In addition to time savings, the blade produces a very even heat distribution to very closely spaced leads. This creates a solder flow that flows almost immediately to the leads, without bridging between leads. It is especially effective for SMD's. By pulling the blade away from the component and wiping the leads as it moves, it draws or "pulls" any solder between the contacts with it, almost automatically drawing the solder from those places where it shouldn't be to either the leads or to the iron.
FIG. 1 is a top elevation view of the soldering iron with a portion cut away;
FIG. 2 is a side elevation view of the front, tip portion of the iron with a portion cut away;
FIG. 3 is a section taken through the front end of the iron orthogonally to the run of the soldering blade;
FIG. 4 is a section identical to FIG. 3 but with a modified blade mounted in the heating head;
FIG. 5 illustrates the soldering of a typical DIP;
FIG. 6 illustrates the removal of a standard connector using the modified blade of FIG. 4;
FIG. 7 is is a perspective view of a typical blade illustrating in phantom the direction the blade extends for larger blades:
FIG. 8 illustrates, identically to FIG. 7, the modified blade with the reservior edge of FIG. 4;
FIG. 9 illustrates the proceedure for walking a DIP off a board using a prying pick;
FIG. 10 is a side view illustrating the removal of an SMD;
FIG. 11 is a top plan view illustrating the mounting of an SMD;
FIG. 12 is an isometric view of a portion of an SMD illustrating the heating of the lead row with the blade;
FIG. 13 illustrates the application of solder after the step of FIG. 12;
FIG. 14 illustrates the tinning on the pads of a surface mount type PC board;
FIG. 15 illustrates the the removal of excess solder from the through hole pads of a conventional board using a solder wick; and,
FIG. 16 illustrates a section through the tip of the modified blade showing the groove in the tip.
As seen in FIG. 1, the soldering iron has a handle 20 with an insullating collar 22 and a metal insert 24 which mounts the support bolt 32. The power cord 30 passes through the handle, exits the handle, and the wires are sheathed in silicone insullating sleeves as shown at 26 for heat resistance as they approach the heating head 34. The support bolt threadedly engages a heating head 34 as is illustrated in FIGS. 1-4, and is tightened down against the heating head with lock nut 36.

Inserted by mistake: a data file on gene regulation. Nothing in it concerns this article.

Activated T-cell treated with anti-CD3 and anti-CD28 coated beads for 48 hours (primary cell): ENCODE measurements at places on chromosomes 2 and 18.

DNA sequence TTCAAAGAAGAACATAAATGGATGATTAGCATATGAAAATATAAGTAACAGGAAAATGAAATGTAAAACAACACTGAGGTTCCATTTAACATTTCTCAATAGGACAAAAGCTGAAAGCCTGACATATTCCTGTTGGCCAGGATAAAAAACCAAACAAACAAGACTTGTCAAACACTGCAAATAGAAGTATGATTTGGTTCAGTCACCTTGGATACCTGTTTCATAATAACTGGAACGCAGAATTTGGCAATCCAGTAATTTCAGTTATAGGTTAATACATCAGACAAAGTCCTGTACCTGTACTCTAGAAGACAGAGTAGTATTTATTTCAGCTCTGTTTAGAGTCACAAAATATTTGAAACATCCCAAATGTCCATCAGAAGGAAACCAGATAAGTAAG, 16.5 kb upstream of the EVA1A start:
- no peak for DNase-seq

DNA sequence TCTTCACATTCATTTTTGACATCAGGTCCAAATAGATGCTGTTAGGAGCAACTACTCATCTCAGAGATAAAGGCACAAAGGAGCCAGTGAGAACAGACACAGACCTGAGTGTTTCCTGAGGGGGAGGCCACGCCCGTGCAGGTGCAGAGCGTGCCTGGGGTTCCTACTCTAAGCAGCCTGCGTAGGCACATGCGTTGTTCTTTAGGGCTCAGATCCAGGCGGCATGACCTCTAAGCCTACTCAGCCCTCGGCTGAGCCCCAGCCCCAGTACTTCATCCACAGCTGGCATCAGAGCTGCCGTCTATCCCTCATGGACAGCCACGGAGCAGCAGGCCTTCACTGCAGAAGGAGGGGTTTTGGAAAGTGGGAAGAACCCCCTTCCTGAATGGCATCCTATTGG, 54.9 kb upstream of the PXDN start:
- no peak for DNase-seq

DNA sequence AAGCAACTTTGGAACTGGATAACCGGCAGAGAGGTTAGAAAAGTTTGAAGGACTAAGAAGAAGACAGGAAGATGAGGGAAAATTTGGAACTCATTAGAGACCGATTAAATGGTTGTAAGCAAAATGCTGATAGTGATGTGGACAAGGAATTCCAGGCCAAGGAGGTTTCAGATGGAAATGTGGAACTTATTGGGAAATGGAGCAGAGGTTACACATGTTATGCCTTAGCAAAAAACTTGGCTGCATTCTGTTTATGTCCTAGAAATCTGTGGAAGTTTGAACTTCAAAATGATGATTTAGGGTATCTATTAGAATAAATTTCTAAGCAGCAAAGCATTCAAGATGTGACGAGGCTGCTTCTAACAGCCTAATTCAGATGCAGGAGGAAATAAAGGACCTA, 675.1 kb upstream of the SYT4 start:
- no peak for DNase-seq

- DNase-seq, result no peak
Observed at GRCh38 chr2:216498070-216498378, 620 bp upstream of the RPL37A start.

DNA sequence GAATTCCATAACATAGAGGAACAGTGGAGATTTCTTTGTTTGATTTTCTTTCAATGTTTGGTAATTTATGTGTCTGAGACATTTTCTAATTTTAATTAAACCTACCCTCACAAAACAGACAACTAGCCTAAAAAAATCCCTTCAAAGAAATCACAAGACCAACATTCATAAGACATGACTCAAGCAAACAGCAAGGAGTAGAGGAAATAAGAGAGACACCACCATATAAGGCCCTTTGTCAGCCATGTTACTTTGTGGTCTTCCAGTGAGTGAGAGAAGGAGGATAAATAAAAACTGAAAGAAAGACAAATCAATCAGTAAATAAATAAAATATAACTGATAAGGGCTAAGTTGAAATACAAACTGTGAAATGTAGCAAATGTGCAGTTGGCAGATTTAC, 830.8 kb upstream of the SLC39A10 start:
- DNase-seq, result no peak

The heating head is preferably composed of copper or copper alloy. It is block-shaped, and has a rectangular channel 38 defined in its forward surface to receive in tightly seated relation the chisel-shaped soldering blade 40 having a sharp operative edge 41. The soldering blade has a rectangular shank portion 43 which is retained in the seating channel by means of a retainer nut and bolt 42 passing through the tangs 45 and the blade.
A transverse bore 44 which passes all or partway through the heating head seats the cylindrical heating element 46 in snug, or even press-fitted relation. The heating element is similar to a conventional soldering iron element, which in a conventional soldering iron is longitudinally extended in axial allignment with the soldering tip rather than the laterally extended arrangement shown in FIGS. 1-4.
Heat transfer from the heating element to the blade is maximized by the above-described relationship. The tightly fitting heating element efficiently transfers its heat to the larger mass of the heating head, and the heating element is not only parallel to the soldering blade 40, but is very close to it, on the order of less than a quarter of an inch away. In contradistinction to a conventional soldering iron, the heating element runs adjacent the soldering blade along the entire length of the element, rather than merely butting up against the soldering tip with one end. Clearly this is a much more efficient heat transfer arrangement.
The channel 38 which seats the heating blade contacts not only the rear edge 48 of the blade, but the tangs 45 also laps substantially around the sides of the blade as shown in FIGS. 2-4 to provide maximum heat transferring surface. A groove 39 in one of the tangs makes it more yielding along the groove line to increase the compressibility of the tangs against the blade. Optimum heat transfer is important to the proper functioning of the unit because the soldering blade 40 is one of a set of soldering blades varying in width up to about over four inches. Thus in order for the same heating element that heats a small soldering point in a conventional soldering iron to heat a blade three inches long, the heat transfer must be much more efficient to transfer heat uniformly over a large surface area.
The blade 40 is made of copper for heat transfer purposes, but could be nickel plated along its tip, or over its entire surface except where it contacts the heating head to reduce oxidation.
There are two styles of blades, the chisel type 40 which comes in varying lengths, and a more specialized blade 50 shown in FIG. 4. This blade is characterized at its operating edge 52 as being parallel-sided and defining a U-shaped or V-shaped groove 54. The operation of this modified blade will be described subsequently with reference to FIG. 6.